Losing the Light

Michael Wood

  • L’Eté by Albert Camus
    Gallimard, 192 pp, €18.50, February 2010, ISBN 978 2 07 012927 0
  • Albert Camus: Solitaire et Solidaire by Catherine Camus
    Lafon, 208 pp, £39.90, December 2009, ISBN 978 2 7499 1087 1
  • Albert Camus: Elements of a Life by Robert Zaretsky
    Cornell, 200 pp, £16.50, March 2010, ISBN 978 0 8014 4805 8
  • Albert Camus: Fils d’Alger by Alain Vircondelet
    Fayard, 396 pp, €19.90, January 2010, ISBN 978 2 213 63844 7

The last piece in L’Eté, a collection of Camus’s essays first published in 1954, ends on a characteristic note of risk and grandeur: ‘I have always had the impression of living on the high seas, threatened, at the heart of a royal happiness.’ The high seas and the happiness frame and reduce the threat, perhaps even make it part of the glamour, part of the flourish. In his non-fictional prose Camus is the man who comes through, finds resources, defeats despair. He returns to Tipasa, in a famous essay bearing that title (‘Retour à Tipasa’, also in L’Eté), touches base with the Roman ruins and the sunlight and sea of his native Algeria, and finds again the ‘strength … which helps me to accept what is, once I have recognised that I could not change it’. ‘At first innocent without knowing it,’ he says firmly, ‘we were now guilty without wanting it.’ But we can live with our historical condition if we are lucky, if our innocence has a home in memory, or is preserved for us in a particular place in the material world. ‘And beneath the glorious light of December, as happens only once or twice in lives which, as a result, can view themselves as blessed, I found exactly what I had come to look for and which, in spite of time and the world, was offered to me, really to me alone, in this deserted site of nature.’ And again: ‘In the middle of winter, I learned at last that there was in me an invincible summer.’

Catherine Camus quotes these words on the last page of her lavish picture biography of her father: without illustration, alone in the middle of a large white space. On the facing page is a colour photograph of two men in a restaurant after a meal. Camus is smiling, a finger touching his chin; the other man, Michel Gallimard, seems about to smile. No scene could be more relaxed. The previous page shows a car wrapped around a tree and a gravestone. Both men were killed in an accident in January 1960; Gallimard’s wife and daughter survived. We don’t have to feel the accident corrects the quotation, and Catherine Camus’s suggestion is surely the reverse: the quotation revises the accident, points to the written spirit that death can’t kill. She is right about a whole aspect of Camus’s work. If his characters rarely find solutions they often find exaltation, as he himself does in his essays: words to die with if living is impossible. Even an assassin, in the Russia of 1905 depicted in Camus’s play Les Justes, knows that ‘there is no happiness in hatred,’ and another, about to throw a bomb, says: ‘I hate tyranny and I know we cannot do otherwise. But it is with a joyous heart that I chose this, and with a sad heart that I continue.’ There is a triumph in lucidity, although you have to believe in words a little more than many of us do to get the full effect.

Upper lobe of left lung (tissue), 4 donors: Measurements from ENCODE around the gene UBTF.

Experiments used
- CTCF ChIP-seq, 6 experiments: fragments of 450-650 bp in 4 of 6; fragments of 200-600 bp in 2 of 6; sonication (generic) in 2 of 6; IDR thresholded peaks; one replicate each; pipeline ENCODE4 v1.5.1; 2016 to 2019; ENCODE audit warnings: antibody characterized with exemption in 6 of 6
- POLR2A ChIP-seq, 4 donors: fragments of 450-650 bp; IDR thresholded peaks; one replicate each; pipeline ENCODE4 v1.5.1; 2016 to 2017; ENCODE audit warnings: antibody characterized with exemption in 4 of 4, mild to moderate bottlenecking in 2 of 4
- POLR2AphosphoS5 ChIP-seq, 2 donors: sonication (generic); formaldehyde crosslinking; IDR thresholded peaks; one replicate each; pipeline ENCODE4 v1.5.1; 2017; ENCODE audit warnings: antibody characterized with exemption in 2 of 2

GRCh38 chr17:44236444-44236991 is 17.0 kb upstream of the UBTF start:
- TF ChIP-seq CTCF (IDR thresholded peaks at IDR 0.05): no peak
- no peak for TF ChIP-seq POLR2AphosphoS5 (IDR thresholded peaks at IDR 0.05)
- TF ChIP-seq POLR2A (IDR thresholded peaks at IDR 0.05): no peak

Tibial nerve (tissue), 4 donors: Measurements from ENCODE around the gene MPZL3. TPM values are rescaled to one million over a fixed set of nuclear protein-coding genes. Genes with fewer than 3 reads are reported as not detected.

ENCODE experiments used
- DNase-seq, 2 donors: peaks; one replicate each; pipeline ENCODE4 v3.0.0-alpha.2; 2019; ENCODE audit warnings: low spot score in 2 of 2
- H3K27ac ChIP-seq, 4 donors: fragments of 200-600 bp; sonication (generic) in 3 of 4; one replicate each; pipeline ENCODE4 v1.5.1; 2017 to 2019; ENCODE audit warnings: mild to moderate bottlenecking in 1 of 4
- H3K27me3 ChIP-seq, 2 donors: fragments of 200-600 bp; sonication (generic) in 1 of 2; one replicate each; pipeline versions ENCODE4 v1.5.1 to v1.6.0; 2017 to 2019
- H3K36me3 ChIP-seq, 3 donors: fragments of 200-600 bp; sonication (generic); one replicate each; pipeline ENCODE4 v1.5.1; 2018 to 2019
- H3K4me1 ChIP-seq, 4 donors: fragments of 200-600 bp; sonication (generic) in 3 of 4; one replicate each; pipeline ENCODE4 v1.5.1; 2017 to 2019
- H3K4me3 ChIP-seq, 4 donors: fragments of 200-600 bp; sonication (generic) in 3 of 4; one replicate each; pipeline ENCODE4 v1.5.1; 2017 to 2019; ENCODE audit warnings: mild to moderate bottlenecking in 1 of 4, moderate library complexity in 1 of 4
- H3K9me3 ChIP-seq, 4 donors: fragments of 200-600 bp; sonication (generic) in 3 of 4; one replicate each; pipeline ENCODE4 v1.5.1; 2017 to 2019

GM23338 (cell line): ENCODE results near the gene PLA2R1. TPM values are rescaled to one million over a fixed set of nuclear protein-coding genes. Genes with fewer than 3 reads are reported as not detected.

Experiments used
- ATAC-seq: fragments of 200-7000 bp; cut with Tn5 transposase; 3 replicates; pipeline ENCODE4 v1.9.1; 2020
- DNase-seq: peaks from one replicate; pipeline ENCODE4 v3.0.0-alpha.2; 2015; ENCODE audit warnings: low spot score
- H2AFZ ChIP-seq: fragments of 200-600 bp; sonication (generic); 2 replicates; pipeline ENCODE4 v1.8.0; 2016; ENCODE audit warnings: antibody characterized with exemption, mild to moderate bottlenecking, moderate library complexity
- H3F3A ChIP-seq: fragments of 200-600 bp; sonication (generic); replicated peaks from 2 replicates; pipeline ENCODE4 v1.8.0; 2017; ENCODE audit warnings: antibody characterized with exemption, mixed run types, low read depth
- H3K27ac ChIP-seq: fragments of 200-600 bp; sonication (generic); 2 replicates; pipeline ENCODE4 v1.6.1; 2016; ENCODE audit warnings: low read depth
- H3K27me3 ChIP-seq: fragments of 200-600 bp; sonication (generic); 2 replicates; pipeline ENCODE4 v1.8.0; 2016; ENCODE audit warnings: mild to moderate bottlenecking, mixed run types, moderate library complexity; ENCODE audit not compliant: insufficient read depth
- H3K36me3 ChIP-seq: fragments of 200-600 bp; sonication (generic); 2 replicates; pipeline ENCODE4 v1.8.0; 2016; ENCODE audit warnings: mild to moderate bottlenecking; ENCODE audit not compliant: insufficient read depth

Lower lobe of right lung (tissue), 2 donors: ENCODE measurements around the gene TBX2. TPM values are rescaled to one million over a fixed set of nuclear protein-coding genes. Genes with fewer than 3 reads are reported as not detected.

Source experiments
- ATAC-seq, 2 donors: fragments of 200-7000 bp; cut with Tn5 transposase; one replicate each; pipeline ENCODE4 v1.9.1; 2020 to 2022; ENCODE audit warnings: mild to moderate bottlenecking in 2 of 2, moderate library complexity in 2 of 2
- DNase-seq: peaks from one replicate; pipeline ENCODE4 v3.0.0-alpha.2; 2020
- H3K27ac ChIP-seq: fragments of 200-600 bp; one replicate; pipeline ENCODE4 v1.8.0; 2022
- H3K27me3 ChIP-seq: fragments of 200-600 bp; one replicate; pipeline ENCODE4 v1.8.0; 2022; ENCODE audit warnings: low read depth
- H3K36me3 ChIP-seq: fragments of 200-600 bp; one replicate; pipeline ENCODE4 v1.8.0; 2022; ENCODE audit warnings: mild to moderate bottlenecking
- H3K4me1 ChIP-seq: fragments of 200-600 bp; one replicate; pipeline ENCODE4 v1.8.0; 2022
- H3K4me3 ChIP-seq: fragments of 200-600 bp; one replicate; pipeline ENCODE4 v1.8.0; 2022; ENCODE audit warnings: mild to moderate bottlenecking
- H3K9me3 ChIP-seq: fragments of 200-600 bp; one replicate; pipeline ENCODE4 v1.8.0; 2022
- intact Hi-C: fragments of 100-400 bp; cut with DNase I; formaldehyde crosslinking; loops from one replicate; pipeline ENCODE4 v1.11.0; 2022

Catherine Camus also quotes, from a notebook, a slightly different version of the sentence about happiness: ‘I have always had the impression of being on the high seas: threatened at the heart of a royal happiness.’ The high seas are only verbal, perhaps metaphorical, perhaps temporarily abandoned, since the photographs on this page and the facing one show Camus on a boat on a lake, with his second wife, Francine, and their twins, Catherine herself and Jean. The happiness is visible, but quiet, domestic, the reverse of royal perhaps. The risk is off the page.

One of the great charms of this book is how much is in it, the sheer luxury of documentation, from exercisebooks to postcards to passports, from theatre programmes and posters to manuscripts and letters and maps, and there are photographs everywhere, from all the dates and locations of Camus’s life. But this charm is inseparable from another: Catherine Camus’s own delicacy in saying so little, letting us guess and suspect so much. She identifies images, she quotes skilfully, and she leaves us to it. There is perhaps a clue to her tact in her wonderfully enigmatic opening remark: ‘Albert Camus is not a father, but my father is Albert Camus.’ I take it she means he is a father (her father) but only occasionally, and we see that figure in the photographs I’ve mentioned and some others – notably a shot of him inside a cot with the two children, happiness scarcely threatened. She may also mean to glance at what Robert Zaretsky in his critical study calls Camus’s ‘serial infidelities’ and Alain Vircondelet in his new biography refers to as ‘donjuanisme’; but if so this is her only glance, apart from a mention of Camus’s ‘relation intime’ with the actress Maria Casarès. Vircondelet, less discreet and more worldly, suggests everything was fine because Camus’s wife was effectively a sister to him.

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[*] La Mort heureuse (Gallimard, 176 pp., €5.60, January, 978 2 07 040246 5).